Zim has only $300mln in circulation

HARARE - Zimbabwe has $304 million hard cash in circulation including $73 million in bond notes as of January 2017, about a third of optimum demand, reflecting a worsening liquidity crisis, an economist said.

Ashok Chakravarti, who also advises the Office of the President and Cabinet on improving the ease of doing business, told a Confederation of Zimbabwe Industries (CZI) symposium on Thursday that hard cash in circulation inclusive of bond notes and US dollars was five percent of total bank deposits which has contributed to the country’s liquidity crisis.

“If you look at comparative studies from other economies cash to deposit ratio should be between 10 (percent) to 12 percent. If an economy has got less than 12 percent, it faces liquidity crisis…..We need $900 million in cash to have adequate liquidity,” said Chakravarti.

Hard cash circulation in the country has dropped by 53 percent from $642 million in 2013 to $304 million currently. However, bank deposits have increased from $4,728 billion in 2013 to $6,2 billion in 2016.

At the onset of the multicurrency system in February 2009, total deposits in the banking system were $1,66 billion. Cash to deposit ratio has decreased from 35 percent in 2009 to five percent in January 2017.

The amount of cash held in Nostro accounts declined by 61,6 percent from $424 million in 2009 to $163 million as at November 2016.

“When liquidity challenges first surfaced in 2014, the RBZ reduced cash holdings in Nostro accounts from 30 percent to 5 percent of total deposits to improve the availability of cash in the economy. This decision simply led to externalisation of dollar cash, exacerbating the liquidity crisis,” said Chakravati.

To resolve the liquidity crisis in the country, Chakravarti recommended that the government should reduce wage bill, stop reissuing of Treasury Bills and borrowing from the private sector, repeal the indigenisation policy and adopt the South African Rand.

The business community has voiced its distrust of government methods of dealing with the acute cash shortage of bank notes and urged an adoption of the Rand, a suggestion the State turned down.

Chakravati has previously suggested a three percent import levy across the board which he said could raise $2 billion (annually) to incentivise exporters in real currency instead of the bond note incentive.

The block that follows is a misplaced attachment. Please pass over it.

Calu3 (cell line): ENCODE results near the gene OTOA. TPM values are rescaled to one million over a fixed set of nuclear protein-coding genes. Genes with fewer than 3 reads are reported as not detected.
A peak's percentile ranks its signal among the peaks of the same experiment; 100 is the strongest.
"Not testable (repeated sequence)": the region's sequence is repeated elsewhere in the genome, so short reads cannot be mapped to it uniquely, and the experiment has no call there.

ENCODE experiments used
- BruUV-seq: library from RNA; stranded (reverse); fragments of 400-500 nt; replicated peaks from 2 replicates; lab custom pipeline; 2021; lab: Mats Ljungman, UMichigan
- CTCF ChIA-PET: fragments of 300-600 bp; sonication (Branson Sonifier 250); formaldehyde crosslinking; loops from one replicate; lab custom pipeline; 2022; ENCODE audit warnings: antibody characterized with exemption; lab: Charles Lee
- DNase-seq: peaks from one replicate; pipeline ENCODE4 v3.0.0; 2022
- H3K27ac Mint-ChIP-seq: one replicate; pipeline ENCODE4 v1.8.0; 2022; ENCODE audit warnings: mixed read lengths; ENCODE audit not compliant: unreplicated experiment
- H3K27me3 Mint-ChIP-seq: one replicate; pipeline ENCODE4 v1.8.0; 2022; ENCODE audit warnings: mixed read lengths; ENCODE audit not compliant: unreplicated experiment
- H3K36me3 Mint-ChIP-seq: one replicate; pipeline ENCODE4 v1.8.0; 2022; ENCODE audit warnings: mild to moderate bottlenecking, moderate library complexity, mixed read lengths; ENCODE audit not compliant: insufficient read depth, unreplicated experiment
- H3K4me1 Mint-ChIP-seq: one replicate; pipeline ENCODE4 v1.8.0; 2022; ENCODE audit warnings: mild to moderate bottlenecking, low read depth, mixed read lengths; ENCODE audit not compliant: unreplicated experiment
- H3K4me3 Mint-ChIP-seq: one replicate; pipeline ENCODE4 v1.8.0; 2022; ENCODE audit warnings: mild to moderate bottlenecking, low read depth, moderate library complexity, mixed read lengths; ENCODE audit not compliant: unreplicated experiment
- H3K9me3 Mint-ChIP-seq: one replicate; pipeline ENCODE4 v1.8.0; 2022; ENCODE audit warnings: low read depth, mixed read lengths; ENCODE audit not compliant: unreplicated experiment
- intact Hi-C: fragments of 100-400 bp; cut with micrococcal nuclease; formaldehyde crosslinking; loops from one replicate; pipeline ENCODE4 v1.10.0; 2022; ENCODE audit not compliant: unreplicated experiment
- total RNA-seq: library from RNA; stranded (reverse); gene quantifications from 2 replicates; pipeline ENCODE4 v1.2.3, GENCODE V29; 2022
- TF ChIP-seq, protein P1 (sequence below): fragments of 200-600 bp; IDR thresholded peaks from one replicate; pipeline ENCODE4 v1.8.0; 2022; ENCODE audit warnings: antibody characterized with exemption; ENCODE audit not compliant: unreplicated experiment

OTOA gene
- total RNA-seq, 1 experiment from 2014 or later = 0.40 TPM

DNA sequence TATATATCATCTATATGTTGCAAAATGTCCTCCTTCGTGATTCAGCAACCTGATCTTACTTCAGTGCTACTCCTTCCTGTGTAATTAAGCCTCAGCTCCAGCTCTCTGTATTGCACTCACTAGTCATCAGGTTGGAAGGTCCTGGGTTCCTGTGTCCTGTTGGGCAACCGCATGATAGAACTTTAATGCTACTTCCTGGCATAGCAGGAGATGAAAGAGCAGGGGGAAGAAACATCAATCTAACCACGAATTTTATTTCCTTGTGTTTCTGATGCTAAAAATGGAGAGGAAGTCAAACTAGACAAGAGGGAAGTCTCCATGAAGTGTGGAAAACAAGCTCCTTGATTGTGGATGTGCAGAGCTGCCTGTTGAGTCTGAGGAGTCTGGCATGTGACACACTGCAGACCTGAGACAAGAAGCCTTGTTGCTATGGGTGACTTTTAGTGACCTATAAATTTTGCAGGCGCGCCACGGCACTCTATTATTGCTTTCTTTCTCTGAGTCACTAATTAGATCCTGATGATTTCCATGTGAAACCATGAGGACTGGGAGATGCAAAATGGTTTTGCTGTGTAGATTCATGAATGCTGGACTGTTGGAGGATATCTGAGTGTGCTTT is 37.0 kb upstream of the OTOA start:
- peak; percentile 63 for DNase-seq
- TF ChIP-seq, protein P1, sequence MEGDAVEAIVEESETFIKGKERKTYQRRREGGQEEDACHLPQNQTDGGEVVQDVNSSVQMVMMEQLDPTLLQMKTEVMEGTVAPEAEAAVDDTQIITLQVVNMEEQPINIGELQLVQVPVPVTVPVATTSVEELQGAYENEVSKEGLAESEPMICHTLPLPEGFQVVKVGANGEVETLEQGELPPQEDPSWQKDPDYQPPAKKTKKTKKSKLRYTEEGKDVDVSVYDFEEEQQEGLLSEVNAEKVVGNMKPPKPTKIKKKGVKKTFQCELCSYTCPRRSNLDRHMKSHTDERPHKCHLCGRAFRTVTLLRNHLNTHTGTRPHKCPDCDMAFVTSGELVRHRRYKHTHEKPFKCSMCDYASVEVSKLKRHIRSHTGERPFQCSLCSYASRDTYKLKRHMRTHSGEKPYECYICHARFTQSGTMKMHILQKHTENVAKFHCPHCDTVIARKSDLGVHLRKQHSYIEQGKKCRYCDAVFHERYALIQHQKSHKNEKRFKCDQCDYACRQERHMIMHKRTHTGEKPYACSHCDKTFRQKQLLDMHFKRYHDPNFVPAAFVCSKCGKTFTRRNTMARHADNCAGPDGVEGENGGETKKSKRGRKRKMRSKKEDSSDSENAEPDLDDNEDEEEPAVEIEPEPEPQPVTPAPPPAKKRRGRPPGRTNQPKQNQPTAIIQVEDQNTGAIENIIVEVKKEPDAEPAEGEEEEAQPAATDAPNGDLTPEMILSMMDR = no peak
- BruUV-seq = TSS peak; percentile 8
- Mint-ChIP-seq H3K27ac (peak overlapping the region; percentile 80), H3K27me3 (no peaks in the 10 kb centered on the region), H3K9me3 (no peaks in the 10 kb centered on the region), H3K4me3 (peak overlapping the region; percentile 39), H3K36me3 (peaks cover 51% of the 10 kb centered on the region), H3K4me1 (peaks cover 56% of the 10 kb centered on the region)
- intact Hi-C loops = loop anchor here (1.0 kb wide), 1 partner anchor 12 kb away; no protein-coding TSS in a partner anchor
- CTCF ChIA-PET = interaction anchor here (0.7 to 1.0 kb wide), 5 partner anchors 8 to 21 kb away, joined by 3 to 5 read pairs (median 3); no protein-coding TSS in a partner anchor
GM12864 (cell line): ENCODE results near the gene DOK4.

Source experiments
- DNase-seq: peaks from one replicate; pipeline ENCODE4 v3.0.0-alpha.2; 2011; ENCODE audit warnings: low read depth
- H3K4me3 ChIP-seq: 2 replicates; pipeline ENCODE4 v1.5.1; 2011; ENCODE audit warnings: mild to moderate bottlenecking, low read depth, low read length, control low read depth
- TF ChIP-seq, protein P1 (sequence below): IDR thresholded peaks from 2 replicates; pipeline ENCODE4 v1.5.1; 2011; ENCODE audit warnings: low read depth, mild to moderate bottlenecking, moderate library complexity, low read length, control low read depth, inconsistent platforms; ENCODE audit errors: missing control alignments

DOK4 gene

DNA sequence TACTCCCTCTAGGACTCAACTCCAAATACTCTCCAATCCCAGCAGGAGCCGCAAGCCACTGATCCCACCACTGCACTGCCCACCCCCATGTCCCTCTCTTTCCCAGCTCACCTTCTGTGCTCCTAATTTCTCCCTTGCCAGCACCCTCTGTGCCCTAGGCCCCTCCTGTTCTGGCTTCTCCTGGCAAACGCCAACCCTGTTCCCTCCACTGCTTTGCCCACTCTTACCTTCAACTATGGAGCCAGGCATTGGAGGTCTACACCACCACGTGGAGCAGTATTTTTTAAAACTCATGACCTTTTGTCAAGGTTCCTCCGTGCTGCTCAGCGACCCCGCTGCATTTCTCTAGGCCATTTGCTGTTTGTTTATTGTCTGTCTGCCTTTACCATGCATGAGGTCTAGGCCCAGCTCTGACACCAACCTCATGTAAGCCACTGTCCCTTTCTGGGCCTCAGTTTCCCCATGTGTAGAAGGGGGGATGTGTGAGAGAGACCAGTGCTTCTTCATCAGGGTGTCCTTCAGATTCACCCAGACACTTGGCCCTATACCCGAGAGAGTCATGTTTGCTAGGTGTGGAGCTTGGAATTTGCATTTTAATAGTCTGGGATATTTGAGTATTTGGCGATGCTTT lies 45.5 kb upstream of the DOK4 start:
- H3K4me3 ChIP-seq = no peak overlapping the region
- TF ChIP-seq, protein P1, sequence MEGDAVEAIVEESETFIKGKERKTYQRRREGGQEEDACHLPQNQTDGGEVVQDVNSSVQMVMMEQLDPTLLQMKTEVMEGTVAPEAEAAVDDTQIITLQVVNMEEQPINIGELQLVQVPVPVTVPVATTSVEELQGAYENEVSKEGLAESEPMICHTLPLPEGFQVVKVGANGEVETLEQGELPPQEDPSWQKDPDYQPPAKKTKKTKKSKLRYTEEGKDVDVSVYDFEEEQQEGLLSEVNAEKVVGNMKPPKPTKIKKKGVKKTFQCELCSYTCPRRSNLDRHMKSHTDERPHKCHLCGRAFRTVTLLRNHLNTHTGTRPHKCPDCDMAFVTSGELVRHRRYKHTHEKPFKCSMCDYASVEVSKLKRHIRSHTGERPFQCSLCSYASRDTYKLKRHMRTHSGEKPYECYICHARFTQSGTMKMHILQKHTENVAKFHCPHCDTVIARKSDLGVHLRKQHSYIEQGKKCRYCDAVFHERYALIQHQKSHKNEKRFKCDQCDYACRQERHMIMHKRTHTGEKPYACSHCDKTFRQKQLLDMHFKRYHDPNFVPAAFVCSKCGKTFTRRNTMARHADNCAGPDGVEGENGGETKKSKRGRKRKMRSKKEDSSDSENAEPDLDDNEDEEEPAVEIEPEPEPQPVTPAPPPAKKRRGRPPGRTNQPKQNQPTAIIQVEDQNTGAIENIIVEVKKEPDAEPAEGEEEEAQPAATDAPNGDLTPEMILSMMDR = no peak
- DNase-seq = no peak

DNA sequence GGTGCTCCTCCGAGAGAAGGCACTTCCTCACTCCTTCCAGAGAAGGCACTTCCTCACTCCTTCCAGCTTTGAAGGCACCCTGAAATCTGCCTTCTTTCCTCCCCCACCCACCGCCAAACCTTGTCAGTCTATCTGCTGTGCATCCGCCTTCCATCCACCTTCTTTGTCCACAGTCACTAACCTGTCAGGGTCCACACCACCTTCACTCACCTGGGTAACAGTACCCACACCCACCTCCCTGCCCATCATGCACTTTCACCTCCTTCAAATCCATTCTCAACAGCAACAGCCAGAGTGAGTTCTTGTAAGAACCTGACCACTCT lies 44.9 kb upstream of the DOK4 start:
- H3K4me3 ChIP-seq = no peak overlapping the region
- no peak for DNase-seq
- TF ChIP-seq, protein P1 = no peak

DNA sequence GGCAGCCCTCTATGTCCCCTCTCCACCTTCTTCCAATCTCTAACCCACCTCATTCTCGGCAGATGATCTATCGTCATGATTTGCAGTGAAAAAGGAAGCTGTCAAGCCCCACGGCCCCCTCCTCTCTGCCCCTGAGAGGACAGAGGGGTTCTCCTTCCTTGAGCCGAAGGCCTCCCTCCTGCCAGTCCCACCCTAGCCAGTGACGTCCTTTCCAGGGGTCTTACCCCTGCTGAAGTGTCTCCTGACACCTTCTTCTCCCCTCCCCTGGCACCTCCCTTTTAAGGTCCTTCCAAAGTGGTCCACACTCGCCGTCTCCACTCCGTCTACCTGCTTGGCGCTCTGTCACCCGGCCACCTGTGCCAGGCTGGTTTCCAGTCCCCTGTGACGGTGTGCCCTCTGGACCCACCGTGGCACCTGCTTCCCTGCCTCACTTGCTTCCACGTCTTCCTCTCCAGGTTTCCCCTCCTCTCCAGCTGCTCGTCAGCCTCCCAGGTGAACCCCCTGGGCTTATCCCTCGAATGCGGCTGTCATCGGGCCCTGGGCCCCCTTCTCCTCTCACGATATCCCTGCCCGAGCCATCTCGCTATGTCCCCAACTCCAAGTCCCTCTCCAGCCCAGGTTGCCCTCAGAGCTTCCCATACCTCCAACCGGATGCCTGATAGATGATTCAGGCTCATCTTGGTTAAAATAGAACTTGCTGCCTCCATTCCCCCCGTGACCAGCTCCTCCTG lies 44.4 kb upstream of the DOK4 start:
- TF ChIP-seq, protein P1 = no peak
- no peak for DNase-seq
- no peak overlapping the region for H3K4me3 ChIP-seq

Comments (6)

Forget about the rand.Yo ideas must be on bond note.Foreign currency is just that ,foreign.Reserve bank can only release more bond notes to help the market .More bondnotes secured by the $300m Afriexim and trust.Reserve bank has accumulated a substantial amount in hard currency ,thru gold sales and market mopping becoz the TBs are always fully subscribed.Lets rally behind our gorvernor and help develope our own strong currency.

viola gwena - 29 January 2017

Viola is mad, where can you import goods with bond notes. Very soon, not later they will no goods on the shelves in Zim Stores. You think you can have a strong currency without industry, without production day dreaming, adopting the rand is much and far much better option than bond notes. Shame this country is just on auto pilot while sekuru is sleeping.

Bonganilishe - 30 January 2017

@Bongani , adopting the rand will not make South Africa give it to us for free.Rather than waste time begging other countries currencies ,viola is saying deal with yours.The normal thing is companies apply to reserve bank to import commodities ,not themselves paying directly to foreign companies.

munya - 30 January 2017

in 1998 we were importing goods,shops were full,cars hooting and we had Zimdollar.What was happening then?Do south africans take rand to London for imports?Zambians?Think please.Economics is for the learned to comment on,not grade 2s.

peter - 30 January 2017

We had commercial farmers in 98!

Young Zimbo - 30 January 2017

its the economic principles that matter.Viola must explain how Mangudya is going to mop up hard currency from a broke market.There is no dollars now on the market.How do we trust a broke person to mop up currency for banking Viola?

robertson - 30 January 2017

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